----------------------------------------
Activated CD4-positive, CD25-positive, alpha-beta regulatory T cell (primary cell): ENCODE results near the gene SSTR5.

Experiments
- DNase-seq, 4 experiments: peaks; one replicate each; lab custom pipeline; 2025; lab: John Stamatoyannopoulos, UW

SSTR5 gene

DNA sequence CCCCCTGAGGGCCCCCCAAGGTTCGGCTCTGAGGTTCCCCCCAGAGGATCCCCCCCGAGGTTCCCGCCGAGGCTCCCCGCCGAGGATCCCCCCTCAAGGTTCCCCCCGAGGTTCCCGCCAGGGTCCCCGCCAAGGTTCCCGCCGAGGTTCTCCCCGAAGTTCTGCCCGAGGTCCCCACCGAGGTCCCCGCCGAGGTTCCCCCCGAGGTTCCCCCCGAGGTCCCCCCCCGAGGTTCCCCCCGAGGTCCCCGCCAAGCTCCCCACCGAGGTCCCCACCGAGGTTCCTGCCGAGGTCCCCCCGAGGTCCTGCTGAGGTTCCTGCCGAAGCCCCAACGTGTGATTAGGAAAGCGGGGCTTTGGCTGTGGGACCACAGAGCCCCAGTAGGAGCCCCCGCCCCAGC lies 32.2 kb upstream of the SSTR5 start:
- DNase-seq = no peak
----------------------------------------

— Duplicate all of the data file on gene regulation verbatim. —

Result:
Activated CD4-positive, CD25-positive, alpha-beta regulatory T cell (primary cell): ENCODE results near the gene SSTR5.

Experiments
- DNase-seq, 4 experiments: peaks; one replicate each; lab custom pipeline; 2025; lab: John Stamatoyannopoulos, UW

SSTR5 gene

DNA sequence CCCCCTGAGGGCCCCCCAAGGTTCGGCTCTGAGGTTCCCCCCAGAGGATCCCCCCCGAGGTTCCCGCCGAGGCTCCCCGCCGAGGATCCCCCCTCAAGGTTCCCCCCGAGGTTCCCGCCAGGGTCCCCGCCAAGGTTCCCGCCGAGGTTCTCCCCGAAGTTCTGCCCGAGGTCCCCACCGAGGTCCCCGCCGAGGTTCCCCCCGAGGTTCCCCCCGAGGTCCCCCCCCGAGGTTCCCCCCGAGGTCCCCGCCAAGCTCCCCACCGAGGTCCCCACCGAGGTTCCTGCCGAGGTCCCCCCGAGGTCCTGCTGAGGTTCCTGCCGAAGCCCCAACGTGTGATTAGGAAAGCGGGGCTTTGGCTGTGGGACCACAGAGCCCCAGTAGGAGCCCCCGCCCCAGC lies 32.2 kb upstream of the SSTR5 start:
- DNase-seq = no peak